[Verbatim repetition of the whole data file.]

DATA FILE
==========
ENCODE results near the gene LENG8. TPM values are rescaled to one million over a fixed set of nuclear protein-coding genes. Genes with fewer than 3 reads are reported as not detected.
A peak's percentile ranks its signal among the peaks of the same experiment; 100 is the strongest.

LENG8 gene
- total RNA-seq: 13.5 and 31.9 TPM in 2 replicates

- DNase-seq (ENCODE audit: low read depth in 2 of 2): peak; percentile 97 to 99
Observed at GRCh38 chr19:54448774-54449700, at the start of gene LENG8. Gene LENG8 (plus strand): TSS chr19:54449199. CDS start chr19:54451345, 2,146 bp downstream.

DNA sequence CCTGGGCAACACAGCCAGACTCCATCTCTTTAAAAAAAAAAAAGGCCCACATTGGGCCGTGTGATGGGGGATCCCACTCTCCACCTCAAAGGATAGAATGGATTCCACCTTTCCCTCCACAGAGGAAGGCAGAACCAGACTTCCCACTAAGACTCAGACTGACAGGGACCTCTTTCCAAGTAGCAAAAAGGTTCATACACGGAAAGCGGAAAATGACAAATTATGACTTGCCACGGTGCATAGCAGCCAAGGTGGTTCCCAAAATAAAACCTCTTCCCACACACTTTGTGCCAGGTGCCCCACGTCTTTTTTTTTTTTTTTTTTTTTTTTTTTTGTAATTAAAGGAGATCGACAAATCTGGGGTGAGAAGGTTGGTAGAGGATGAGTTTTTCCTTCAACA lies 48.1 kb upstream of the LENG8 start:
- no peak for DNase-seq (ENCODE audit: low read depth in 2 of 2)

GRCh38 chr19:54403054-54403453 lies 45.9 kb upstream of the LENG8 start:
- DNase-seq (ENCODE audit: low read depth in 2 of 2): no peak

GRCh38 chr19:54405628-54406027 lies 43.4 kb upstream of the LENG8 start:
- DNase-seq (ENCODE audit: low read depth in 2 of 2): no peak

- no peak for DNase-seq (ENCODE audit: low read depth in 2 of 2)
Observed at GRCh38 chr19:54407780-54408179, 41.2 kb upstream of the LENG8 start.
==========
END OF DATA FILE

ENCODE results near the gene LENG8. TPM values are rescaled to one million over a fixed set of nuclear protein-coding genes. Genes with fewer than 3 reads are reported as not detected.
A peak's percentile ranks its signal among the peaks of the same experiment; 100 is the strongest.

LENG8 gene
- total RNA-seq: 13.5 and 31.9 TPM in 2 replicates

- DNase-seq (ENCODE audit: low read depth in 2 of 2): peak; percentile 97 to 99
Observed at GRCh38 chr19:54448774-54449700, at the start of gene LENG8. Gene LENG8 (plus strand): TSS chr19:54449199. CDS start chr19:54451345, 2,146 bp downstream.

DNA sequence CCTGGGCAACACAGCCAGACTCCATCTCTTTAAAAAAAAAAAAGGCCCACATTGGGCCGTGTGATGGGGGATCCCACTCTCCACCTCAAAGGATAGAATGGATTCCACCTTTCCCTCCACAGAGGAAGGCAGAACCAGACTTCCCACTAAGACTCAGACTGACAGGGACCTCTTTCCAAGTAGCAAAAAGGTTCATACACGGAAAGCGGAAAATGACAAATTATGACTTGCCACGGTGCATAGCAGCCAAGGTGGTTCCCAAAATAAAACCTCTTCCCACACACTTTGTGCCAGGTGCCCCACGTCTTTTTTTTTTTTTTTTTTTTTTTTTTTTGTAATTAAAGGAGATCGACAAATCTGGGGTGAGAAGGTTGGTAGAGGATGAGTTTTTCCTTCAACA lies 48.1 kb upstream of the LENG8 start:
- no peak for DNase-seq (ENCODE audit: low read depth in 2 of 2)

GRCh38 chr19:54403054-54403453 lies 45.9 kb upstream of the LENG8 start:
- DNase-seq (ENCODE audit: low read depth in 2 of 2): no peak

GRCh38 chr19:54405628-54406027 lies 43.4 kb upstream of the LENG8 start:
- DNase-seq (ENCODE audit: low read depth in 2 of 2): no peak

- no peak for DNase-seq (ENCODE audit: low read depth in 2 of 2)
Observed at GRCh38 chr19:54407780-54408179, 41.2 kb upstream of the LENG8 start.